Gary Crawford, a Grade III operator, can attest to Carver’s training expertise. A five-year plant veteran, Crawford came from an academic background and pursued a career at the university level. “The money wasn’t that good and the jobs just weren’t that plentiful, so I made a financial decision not to spend time trying to get published and get tenure for a small salary. I have a wife and wanted to earn a decent living.”
Crawford didn’t know much about wastewater, so Carver trained him, starting with basic treatment procedures and eventually preparing him for certification exams. “Every time I’ve had to take one, I hook up with Ben and we go over the math work,” Crawford says. “Then he walks me through what I need to know. He’s been an enormous help, for the tests and in becoming a skilled operator.”
Hawley praises Carver for making sure the other operators are moving up in their certifications: “Of the 14 operators we have, all but one are Grade III and above. There are five of us with Grade V certification, so we have a highly certified staff.”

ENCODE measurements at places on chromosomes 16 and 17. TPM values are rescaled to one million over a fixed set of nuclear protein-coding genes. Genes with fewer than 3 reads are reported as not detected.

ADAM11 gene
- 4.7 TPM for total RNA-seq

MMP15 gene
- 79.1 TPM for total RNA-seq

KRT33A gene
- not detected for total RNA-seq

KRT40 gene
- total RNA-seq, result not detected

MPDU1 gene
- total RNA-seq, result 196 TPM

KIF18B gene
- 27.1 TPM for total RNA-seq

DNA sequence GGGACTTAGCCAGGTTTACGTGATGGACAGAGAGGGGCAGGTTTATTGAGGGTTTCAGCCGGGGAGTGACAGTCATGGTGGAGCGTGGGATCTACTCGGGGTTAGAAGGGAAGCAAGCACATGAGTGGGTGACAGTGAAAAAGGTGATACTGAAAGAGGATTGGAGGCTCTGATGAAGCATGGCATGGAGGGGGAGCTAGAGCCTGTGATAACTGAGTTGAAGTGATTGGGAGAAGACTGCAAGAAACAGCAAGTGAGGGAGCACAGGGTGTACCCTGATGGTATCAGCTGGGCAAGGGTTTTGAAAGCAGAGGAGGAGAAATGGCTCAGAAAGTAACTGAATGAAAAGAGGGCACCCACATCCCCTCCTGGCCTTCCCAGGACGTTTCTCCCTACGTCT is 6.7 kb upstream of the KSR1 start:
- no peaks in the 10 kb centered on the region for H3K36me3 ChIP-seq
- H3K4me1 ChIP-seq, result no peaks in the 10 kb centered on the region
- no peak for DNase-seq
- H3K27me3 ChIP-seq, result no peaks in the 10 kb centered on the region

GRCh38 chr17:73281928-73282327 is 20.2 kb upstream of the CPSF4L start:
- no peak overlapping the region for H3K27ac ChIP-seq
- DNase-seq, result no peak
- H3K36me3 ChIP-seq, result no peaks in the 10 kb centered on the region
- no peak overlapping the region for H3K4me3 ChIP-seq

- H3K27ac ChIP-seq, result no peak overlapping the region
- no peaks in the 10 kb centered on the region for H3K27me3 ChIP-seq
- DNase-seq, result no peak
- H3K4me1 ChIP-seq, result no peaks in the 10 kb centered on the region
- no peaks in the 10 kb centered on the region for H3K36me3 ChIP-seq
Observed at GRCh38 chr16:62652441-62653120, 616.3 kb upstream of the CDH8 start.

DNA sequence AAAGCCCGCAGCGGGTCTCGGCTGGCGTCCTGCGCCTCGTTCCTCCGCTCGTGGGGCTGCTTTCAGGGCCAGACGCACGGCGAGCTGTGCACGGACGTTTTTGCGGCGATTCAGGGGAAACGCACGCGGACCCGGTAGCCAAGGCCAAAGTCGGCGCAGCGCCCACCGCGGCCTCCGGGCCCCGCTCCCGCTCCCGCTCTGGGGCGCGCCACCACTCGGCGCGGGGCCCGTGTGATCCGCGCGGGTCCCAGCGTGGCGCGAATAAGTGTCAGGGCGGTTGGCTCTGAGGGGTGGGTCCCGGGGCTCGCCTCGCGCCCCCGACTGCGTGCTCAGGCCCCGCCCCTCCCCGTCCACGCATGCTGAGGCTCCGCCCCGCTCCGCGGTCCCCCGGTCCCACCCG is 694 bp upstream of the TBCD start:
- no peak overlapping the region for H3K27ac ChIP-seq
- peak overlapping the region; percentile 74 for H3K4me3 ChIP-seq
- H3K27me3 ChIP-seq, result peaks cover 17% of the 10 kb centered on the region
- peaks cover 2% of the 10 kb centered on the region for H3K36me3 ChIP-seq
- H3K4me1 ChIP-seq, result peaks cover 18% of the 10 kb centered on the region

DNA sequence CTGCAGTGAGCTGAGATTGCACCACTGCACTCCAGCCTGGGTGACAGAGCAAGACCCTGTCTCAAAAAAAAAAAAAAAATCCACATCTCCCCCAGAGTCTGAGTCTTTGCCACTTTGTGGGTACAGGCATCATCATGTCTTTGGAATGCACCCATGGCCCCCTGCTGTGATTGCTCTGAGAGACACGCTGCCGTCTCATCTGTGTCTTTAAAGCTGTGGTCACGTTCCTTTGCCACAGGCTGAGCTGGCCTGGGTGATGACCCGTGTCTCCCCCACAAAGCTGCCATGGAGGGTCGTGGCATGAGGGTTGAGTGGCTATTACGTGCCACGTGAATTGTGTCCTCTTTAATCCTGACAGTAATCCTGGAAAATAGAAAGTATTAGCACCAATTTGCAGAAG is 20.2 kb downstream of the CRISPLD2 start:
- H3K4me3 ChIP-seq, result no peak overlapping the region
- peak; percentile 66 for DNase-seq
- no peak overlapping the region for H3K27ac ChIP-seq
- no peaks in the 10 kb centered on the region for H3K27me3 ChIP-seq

Proud to protect
Carver has little time for accolades. He’s too busy doing his job: leading the operations team members as they work on the oxidation towers and dual-media tertiary filtration system, and making sure the solids dewatering processes — screw press and asphalt-lined drying beds — function properly to generate 7 to 8 dry tons of biosolids daily.
He also helps conduct plant tours for elementary, high school and college students, promoting the satisfaction he feels from protecting the area’s fragile ecosystems. That includes reclaiming 10 percent of plant effluent to irrigate turf farms or livestock feed and to replenish ponds for local duck clubs.
Looking ahead, the treatment plant faces stricter nutrient limits from the Regional Water Quality Control Board and the U.S. EPA. Carver relishes the challenge as he continues to improve his skills and look for ways to improve plant operations and efficiency.
“There’s no question that all the plants, including ours, are going to see much stricter limits on nutrients,” he says. “We’re already doing full nitrification and partial nitrogen removal, so we’re a little bit ahead of some plants. As for me, I enjoy my work enough that I’ll keep doing it. In this industry there are so many different avenues to pursue. I’ll stick with it for the rest of my career.”